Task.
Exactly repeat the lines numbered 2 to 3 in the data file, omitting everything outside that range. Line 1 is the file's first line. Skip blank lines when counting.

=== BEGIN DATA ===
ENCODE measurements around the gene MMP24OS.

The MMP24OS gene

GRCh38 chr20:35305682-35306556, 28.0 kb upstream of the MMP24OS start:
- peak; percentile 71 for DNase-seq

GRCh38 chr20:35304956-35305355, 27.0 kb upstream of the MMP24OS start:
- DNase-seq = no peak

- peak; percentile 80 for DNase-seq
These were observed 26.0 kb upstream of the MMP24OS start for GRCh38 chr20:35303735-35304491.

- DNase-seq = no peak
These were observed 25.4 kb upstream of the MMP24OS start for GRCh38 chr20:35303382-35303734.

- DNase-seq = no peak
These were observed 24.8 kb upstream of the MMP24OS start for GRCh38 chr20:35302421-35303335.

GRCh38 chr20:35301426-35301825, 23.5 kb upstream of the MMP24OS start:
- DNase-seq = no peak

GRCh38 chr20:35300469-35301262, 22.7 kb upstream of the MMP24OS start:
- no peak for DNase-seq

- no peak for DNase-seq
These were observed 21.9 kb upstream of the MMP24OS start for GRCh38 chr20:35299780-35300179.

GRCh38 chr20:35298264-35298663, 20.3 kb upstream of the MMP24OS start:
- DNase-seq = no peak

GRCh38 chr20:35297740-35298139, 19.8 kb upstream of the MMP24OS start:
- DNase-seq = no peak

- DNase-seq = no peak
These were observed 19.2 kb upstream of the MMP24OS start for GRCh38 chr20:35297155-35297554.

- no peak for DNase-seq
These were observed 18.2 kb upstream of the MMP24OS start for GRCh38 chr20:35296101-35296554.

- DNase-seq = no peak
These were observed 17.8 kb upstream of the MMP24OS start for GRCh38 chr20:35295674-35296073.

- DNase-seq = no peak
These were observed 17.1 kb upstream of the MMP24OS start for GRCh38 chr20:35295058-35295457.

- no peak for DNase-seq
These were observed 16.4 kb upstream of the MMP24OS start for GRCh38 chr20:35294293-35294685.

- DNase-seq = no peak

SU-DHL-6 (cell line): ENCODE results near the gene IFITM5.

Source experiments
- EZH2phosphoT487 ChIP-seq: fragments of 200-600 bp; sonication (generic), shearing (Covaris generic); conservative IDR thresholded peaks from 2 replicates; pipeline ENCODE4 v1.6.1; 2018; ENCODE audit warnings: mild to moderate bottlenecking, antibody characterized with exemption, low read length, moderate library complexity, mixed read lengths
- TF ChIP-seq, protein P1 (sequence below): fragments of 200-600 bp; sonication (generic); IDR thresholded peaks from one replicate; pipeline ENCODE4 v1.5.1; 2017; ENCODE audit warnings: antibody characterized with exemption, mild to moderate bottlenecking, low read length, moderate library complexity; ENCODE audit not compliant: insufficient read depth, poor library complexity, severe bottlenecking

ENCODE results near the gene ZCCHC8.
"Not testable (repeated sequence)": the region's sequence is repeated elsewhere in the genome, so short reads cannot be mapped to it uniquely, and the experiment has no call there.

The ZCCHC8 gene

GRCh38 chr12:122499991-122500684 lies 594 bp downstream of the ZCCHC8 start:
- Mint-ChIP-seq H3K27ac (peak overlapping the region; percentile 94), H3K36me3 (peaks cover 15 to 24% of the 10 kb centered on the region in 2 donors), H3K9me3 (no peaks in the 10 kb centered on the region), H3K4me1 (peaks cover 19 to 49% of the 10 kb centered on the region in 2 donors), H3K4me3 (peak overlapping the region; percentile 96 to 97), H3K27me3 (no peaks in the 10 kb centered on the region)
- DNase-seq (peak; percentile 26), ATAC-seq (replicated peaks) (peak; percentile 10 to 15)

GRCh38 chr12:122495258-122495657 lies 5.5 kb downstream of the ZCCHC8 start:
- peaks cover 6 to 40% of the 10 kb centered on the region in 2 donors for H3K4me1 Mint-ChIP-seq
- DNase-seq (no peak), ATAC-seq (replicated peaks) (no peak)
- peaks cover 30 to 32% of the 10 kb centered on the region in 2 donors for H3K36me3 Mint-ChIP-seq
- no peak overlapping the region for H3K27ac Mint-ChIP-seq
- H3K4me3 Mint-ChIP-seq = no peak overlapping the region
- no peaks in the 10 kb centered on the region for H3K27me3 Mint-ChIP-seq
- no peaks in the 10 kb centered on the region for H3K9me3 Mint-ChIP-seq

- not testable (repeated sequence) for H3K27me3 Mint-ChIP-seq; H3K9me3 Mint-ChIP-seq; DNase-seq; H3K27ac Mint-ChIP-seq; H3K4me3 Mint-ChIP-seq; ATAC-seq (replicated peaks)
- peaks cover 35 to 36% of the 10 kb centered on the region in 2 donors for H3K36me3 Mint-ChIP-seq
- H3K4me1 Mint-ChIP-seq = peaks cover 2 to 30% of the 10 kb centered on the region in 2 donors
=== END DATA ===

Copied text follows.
The MMP24OS gene

GRCh38 chr20:35305682-35306556, 28.0 kb upstream of the MMP24OS start: